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Acculturation

  • By: Kimya N. Dennis & Rutledge M. Dennis
  • In: Encyclopedia of Consumer Culture
  • Edited by: Dale Southerton
  • Subject:Sociology of Consumption, Consumer Psychology, Consumer Culture

Acculturation, according to Melville Herskovits, is the process by which culture is transmitted from one group to another, and the process in which individuals learn the customs, norms, and values of the group. The acculturation process in a consumer culture is not completely dissimilar to acquisition of norms and values in nonconsumer societies. Indeed, this process can be traced back as far as the Roman Empire, where the center of the empire acculturated non-Romans and Romans alike into Rome's cultural vortex, where extensive trading of consumer goods and services occurred.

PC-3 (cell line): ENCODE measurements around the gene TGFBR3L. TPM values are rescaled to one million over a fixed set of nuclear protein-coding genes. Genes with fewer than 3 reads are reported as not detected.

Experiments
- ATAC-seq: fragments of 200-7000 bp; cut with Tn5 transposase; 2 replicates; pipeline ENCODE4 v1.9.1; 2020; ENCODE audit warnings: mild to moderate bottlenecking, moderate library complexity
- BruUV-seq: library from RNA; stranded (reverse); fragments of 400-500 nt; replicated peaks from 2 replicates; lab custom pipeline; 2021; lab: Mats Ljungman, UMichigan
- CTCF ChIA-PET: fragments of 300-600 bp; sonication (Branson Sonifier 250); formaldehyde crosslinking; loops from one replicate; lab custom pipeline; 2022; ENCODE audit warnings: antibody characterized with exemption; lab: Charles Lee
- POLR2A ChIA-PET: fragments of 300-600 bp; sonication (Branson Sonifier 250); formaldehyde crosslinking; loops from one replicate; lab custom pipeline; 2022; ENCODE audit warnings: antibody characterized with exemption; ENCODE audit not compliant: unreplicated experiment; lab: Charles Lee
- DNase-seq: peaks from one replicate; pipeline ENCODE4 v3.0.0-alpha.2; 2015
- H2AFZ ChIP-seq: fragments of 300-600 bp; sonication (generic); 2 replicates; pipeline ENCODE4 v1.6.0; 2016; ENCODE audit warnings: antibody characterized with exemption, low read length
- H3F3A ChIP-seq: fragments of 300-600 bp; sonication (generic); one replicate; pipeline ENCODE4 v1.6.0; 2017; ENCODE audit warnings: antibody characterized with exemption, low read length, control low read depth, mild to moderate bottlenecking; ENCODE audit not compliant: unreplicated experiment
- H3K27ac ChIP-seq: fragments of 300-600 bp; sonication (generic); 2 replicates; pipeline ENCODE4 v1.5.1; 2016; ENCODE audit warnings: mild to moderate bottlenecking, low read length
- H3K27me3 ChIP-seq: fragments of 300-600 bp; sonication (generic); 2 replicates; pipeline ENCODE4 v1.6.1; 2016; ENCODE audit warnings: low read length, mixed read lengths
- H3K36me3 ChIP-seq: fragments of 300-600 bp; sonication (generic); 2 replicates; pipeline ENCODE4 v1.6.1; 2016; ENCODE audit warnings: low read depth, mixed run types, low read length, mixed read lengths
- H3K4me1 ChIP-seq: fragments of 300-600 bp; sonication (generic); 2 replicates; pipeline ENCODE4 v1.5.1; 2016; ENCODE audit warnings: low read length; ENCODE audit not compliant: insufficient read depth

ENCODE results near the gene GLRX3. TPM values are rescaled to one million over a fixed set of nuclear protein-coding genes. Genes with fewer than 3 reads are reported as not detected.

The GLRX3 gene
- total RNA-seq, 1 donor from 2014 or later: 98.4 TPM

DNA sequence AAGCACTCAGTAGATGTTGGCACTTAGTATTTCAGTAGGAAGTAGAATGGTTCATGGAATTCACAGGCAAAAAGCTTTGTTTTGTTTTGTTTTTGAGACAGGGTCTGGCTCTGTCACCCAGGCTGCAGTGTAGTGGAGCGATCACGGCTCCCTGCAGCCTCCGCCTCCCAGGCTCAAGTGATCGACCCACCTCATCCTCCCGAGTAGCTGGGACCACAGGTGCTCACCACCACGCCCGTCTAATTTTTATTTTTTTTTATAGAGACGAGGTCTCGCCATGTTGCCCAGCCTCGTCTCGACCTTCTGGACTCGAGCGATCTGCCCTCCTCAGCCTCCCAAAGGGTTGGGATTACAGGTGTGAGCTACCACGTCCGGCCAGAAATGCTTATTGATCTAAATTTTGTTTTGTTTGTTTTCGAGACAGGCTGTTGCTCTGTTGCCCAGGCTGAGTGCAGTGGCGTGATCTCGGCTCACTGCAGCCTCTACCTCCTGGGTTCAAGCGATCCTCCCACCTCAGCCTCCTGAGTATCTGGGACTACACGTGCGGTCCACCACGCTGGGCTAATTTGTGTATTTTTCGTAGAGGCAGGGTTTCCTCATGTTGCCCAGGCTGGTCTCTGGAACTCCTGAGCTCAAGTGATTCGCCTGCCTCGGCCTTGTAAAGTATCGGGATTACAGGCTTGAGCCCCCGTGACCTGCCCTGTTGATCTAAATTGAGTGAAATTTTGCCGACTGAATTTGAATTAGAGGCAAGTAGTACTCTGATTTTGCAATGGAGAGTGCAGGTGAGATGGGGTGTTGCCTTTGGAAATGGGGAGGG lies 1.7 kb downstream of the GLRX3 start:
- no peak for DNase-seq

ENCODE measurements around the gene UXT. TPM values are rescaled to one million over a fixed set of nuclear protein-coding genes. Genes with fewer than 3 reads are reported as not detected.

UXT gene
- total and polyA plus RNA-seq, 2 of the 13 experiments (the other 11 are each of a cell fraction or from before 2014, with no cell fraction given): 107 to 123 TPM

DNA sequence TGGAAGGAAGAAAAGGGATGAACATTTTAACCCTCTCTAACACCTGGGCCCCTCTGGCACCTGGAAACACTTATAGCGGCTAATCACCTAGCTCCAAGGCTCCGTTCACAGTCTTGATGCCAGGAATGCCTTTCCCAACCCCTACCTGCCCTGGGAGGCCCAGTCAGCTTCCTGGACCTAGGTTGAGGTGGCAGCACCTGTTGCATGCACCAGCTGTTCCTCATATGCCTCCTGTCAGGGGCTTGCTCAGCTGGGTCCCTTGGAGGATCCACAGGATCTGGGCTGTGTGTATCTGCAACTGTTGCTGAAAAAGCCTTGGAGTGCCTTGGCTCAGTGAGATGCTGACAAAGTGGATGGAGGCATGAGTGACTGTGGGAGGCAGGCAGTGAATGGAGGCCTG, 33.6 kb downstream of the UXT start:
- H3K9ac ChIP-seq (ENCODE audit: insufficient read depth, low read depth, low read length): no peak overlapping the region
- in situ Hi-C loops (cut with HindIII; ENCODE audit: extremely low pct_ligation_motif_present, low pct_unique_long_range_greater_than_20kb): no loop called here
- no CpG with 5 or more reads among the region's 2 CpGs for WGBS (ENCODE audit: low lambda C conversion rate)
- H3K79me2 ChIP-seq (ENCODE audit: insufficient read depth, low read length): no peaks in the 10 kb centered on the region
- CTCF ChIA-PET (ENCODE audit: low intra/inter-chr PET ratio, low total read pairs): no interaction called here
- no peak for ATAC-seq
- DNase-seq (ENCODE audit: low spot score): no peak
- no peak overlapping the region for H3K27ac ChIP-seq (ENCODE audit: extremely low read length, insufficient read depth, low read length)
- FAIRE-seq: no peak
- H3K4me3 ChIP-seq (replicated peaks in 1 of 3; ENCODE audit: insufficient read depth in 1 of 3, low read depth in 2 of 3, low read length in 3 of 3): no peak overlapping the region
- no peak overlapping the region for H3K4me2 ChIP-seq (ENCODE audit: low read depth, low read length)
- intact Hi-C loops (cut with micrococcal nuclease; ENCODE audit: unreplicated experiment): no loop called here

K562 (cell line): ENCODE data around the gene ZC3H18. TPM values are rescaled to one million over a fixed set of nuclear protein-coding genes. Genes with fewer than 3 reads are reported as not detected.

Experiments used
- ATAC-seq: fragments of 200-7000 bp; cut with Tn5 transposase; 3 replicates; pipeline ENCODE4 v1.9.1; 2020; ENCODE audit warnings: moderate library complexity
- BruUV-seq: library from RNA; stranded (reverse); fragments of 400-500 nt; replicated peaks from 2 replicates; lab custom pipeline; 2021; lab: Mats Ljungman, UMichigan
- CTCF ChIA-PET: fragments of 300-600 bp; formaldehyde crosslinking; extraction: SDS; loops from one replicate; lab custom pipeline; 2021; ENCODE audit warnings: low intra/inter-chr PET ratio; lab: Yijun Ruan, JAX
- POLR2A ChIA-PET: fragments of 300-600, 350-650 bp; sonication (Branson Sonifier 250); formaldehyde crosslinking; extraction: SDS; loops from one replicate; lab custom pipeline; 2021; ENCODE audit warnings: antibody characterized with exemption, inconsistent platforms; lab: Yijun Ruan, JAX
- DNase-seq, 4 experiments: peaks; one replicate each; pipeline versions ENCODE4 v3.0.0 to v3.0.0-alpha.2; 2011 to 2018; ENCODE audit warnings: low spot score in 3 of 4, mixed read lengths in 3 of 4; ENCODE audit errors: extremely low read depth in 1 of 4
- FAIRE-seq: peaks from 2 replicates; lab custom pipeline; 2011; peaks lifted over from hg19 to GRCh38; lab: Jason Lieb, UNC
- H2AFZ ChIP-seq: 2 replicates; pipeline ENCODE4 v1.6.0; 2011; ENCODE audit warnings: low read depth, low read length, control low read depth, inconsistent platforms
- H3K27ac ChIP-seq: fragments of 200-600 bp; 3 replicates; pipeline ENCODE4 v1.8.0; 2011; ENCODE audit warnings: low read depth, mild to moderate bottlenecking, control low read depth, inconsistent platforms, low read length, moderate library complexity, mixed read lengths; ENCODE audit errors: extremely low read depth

In both ancient and modern times, the acculturation process has been precipitated by warfare and invasions in which stronger societies overpowered weaker societies, thus forcing vanquished societies to adopt the victors' languages, religions, and other cultural ...

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